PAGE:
So, you’re training for your first long-distance road race and are finally gearing up for the first long run of your training cycle.
If up until this point you haven’t covered more than about six miles in one go, then there are certainly a few things you’ll want to consider before you head out the door to tackle those monster miles.
In addition to prepping by fueling up with some nutrient-dense carbs — think oatmeal with banana and peanut butter, or whole grain toast with avocado — there are a few things you’ll want to make sure to take with you as you head out the door to tackle the many miles ahead.
Here’s what you definitely won’t want to forget.
1. Headphones and Music Playing Device
Sure, there are benefits to both running with and without music. But for those longer runs, especially if you’re going solo, it’s a good idea to bring some entertainment along. Make sure to craft a playlist with your favorite running songs or download a few episodes of your favorite podcasts.
2. Check the Weather and Dress Accordingly
Dressing perfectly for the weather is not an easy thing to do, especially during seasons like fall and spring when the temperature varies from day to day. It’s a skill that’s acquired through lots of trial and error, but rule of thumb says runners should dress for a temperature 10 degrees warmer than what it’s really like outside.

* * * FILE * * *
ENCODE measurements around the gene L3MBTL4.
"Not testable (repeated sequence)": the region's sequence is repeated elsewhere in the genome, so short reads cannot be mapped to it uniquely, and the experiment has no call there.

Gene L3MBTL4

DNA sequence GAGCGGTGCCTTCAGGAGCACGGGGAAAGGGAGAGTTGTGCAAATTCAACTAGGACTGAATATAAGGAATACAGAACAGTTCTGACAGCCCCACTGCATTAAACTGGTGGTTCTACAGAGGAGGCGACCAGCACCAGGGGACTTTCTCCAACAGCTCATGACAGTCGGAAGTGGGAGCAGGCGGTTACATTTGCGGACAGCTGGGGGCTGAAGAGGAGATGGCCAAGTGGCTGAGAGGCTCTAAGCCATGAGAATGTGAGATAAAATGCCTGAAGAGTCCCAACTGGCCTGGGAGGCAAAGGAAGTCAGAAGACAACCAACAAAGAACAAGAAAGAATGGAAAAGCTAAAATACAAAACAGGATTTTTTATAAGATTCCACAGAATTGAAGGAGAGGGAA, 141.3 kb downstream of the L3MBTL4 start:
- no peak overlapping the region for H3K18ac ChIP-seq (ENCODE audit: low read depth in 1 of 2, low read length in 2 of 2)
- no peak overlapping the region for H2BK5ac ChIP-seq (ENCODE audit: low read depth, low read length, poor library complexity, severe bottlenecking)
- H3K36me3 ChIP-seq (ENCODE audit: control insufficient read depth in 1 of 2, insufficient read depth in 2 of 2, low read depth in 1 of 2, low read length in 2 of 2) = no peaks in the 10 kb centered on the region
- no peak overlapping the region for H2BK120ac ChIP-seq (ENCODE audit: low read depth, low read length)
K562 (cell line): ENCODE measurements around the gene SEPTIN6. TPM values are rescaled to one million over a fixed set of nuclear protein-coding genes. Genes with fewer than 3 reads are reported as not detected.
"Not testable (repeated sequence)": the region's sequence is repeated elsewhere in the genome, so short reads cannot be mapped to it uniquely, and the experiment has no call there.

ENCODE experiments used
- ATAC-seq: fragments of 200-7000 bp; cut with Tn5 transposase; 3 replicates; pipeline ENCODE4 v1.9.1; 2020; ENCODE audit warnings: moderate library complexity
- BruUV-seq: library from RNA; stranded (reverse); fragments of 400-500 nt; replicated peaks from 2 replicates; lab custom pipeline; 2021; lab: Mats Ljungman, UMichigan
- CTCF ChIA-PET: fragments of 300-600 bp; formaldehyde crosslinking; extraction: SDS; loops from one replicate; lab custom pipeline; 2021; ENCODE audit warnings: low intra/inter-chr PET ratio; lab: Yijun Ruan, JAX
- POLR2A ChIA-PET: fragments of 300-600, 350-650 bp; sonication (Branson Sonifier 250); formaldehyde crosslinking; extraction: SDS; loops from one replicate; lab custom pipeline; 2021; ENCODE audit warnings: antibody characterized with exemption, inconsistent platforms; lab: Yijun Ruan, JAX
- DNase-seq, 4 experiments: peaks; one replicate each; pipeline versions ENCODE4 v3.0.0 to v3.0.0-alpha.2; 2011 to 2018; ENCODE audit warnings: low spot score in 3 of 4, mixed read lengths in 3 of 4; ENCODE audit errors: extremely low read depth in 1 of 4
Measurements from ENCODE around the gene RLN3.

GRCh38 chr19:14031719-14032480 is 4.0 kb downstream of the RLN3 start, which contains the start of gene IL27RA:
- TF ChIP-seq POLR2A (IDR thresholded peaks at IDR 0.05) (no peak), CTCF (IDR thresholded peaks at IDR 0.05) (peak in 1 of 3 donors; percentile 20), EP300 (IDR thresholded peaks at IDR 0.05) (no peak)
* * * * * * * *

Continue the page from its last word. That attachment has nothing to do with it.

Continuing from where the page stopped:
Related: What to Wear for Summer Running
If you don’t get your outfit right for a shorter run, it’s not that big of a deal because it’s easier to suck it up and deal with it when you know you’ve only got a short distance to go. But during a long run you want to make sure you’re going to be comfy for the entire ride, because when you’re out there for the long haul, apparel that doesn’t work can ruin the entire run. Don’t forget it: comfort is key.
During your long run, you’ll want to replenish fluids about every 30 minutes — don’t wait until you feel really thirsty to drink, because by then you’ll already begin to feel the effects of dehydration.
So, either plan to bring a water bottle along with you or strategically plan your route so you’ll be absolutely sure there are water fountains along the way. Also, if you choose the water fountain route, be sure that those water fountains are in service. Many cities shut public water fountains down during the winter months.
4. Credit/Debit Card or Some Cash
Ask any runner who’s trained for a long-distance race: you never know what’s going to happen while you’re on a long run, which is why it’s a good idea to carry some form of money with you. $20 is probably a good safety net, and if you have a credit card, it could be a good idea to bring it with you just as a back-up. For example, if you get injured and can’t get home or the weather suddenly takes a turn for the worse, you’ll easily be able to catch a cab or hop on public transportation.
You should always bring some form of ID with you when you run, too. In case of an emergency, having an ID on you will allow first responders to easily identify you. But instead of carrying your actual license, consider investing in a wristband or pendant ID.